Thursday, June 28, 2018

[MLE] MultiLila Research Project

Illustration: University of Cambridge


The project, “Multilingualism and Multiliteracy: Raising learning outcomes in challenging contexts in primary schools across India”, is investigating under which circumstances a high quality multilingual education can be delivered in India where many children currently fail to achieve basic literacy and numeracy levels.


Through a request for consultants I recently came across 4 year research project that started in 2016 that is related to language and education. The primary initiator of this project is the University of Cambridge in the UK. It is working in collaboration with Indian agencies like the Language Learning Foundation, ASER and the British Council. One of the project investigators is professor Minati Panda of JNU.

The main research question is:"Why do some children in India not benefit from being multilingual or bilingual to the same degree as children in other ESL/EFL contexts?” Some of the for this blog relevant sub questions are:
  • Is there a relationship between basic literacy and numeracy levels and school drop-out rates on the one hand, and language of instruction and support for MT education provision on the other?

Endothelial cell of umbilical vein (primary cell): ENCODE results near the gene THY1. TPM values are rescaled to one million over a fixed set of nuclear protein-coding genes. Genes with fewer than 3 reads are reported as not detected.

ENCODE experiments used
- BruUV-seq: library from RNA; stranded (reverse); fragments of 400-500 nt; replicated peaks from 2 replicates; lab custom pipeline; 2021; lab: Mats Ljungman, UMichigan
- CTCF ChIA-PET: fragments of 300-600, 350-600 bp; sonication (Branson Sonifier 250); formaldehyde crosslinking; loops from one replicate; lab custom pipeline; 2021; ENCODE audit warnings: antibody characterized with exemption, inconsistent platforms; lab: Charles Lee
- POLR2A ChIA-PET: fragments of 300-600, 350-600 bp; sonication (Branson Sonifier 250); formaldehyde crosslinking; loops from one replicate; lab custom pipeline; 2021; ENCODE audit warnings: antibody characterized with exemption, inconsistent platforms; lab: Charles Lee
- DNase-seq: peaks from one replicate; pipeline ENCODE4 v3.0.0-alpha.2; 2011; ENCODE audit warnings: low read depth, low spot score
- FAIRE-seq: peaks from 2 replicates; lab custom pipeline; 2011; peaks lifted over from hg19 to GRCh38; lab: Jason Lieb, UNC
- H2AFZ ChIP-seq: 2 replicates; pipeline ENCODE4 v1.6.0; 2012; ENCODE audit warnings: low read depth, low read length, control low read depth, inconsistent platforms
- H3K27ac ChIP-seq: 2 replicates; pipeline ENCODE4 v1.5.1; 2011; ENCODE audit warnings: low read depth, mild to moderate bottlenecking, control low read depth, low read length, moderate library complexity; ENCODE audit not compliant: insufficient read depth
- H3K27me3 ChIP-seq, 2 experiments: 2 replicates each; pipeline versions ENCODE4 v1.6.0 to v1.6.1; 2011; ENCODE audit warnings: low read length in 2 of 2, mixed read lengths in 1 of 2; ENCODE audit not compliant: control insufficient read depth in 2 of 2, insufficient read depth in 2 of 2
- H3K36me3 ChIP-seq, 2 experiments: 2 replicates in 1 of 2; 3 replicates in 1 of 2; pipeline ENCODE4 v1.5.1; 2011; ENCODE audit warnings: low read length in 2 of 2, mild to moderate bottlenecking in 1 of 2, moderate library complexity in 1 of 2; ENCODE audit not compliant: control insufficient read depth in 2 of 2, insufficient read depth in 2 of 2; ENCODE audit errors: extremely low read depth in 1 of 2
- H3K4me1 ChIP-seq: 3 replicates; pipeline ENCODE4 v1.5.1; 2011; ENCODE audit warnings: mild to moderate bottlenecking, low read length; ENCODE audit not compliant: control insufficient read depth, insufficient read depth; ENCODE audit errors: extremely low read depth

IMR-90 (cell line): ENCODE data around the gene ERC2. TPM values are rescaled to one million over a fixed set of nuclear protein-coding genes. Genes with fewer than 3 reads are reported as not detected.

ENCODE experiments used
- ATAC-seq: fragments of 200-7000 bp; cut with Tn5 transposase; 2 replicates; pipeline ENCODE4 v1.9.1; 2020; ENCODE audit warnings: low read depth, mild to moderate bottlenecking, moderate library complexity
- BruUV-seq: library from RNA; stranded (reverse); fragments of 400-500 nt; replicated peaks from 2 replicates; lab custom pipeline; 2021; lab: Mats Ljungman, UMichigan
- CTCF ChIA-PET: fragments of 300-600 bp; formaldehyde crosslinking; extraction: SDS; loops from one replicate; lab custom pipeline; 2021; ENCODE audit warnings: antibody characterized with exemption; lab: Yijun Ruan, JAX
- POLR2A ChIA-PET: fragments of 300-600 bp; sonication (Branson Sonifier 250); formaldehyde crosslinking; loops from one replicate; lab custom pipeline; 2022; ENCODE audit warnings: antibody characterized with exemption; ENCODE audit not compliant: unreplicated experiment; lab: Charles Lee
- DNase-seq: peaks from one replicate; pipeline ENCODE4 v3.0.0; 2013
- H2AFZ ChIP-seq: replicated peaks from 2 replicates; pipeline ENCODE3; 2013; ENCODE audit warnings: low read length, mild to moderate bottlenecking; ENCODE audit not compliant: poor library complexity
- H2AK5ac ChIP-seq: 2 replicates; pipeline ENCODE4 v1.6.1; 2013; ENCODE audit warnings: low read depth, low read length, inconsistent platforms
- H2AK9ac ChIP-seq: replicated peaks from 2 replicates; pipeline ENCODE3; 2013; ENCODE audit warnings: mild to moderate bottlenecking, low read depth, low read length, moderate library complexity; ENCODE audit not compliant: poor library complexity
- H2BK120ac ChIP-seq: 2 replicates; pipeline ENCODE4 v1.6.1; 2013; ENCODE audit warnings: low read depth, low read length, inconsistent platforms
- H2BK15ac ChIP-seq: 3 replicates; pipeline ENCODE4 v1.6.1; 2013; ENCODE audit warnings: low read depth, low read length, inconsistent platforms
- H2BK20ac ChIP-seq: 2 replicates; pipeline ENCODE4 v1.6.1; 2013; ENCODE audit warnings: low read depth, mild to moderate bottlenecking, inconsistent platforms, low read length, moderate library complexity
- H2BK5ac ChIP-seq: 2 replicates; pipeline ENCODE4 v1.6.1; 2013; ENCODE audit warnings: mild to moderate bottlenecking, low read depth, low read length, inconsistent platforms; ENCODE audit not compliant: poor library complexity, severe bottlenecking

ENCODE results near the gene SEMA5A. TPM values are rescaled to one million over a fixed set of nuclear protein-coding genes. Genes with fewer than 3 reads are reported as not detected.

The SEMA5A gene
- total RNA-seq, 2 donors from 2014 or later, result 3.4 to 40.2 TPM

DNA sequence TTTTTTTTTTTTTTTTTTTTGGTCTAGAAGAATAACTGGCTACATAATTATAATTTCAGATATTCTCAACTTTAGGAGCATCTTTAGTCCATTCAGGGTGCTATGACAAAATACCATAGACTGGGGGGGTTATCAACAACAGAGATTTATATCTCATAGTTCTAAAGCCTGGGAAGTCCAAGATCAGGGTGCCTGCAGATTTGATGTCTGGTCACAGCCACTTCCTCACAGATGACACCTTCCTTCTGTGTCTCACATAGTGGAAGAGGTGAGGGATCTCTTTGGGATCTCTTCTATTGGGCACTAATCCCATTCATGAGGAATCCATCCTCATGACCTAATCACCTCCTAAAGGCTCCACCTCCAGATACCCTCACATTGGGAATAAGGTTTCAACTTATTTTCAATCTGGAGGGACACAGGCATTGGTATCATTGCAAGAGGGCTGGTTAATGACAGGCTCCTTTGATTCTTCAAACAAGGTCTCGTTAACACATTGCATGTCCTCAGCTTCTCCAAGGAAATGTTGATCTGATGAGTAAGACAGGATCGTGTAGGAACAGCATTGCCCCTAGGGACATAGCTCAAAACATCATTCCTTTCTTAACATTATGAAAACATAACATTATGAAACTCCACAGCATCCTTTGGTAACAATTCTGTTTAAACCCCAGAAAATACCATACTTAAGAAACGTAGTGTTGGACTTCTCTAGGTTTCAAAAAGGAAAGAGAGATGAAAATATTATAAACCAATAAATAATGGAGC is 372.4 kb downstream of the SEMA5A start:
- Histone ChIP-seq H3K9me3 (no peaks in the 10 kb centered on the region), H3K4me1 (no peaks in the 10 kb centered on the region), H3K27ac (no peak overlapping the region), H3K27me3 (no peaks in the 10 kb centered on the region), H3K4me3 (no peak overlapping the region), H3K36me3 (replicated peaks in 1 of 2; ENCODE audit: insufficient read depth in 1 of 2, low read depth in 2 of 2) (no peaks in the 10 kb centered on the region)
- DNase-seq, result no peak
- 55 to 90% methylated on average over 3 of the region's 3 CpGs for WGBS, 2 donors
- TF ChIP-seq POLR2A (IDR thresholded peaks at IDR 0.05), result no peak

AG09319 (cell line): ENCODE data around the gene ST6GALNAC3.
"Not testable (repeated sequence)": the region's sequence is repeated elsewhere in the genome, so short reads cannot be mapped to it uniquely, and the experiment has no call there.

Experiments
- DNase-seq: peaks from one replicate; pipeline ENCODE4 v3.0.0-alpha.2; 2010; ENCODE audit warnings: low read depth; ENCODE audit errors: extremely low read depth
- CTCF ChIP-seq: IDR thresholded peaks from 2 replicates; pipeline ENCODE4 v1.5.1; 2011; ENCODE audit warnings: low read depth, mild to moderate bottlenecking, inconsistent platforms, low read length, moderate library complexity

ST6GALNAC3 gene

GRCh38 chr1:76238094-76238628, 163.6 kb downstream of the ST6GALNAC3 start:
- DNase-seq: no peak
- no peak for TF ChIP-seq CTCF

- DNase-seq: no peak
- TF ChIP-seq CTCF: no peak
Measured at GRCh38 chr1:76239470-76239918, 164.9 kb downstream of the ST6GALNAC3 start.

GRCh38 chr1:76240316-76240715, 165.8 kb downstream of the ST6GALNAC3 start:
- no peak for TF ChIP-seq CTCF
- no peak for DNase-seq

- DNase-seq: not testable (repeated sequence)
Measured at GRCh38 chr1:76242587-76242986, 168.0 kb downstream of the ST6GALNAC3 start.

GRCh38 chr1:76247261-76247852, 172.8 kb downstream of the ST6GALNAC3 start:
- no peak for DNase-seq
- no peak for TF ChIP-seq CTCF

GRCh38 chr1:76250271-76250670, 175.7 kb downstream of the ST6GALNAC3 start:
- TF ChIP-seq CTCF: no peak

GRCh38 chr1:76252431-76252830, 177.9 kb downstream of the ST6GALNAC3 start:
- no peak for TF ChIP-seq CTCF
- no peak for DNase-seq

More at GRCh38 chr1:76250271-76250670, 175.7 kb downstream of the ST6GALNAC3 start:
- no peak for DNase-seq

• Is multiliteracy associated with better skills in critical thinking and problem solving when MT literacy is available?
  • Are critical thinking and problem solving skills in the medium of instruction transferred in the child’s use of English for similar tasks?
  • Do multilingual children show comparable developmental knowledge of semantic fluency, syntactic knowledge, reading and retelling skills across MT and English?
More about this project can be read on the University of Cambridge website on multilingualism and multi-literacy (note that this website is rather hard to navigate). The website also provides a link to a video on the panel discussion on the Benefits and Challenges of Multilingual Education in India. One of the speakers in that is Dr Dhir Jhingran. The presentations and discussions are worth watching.

We are looking forward to the results of this research project!
Regards,
Karsten

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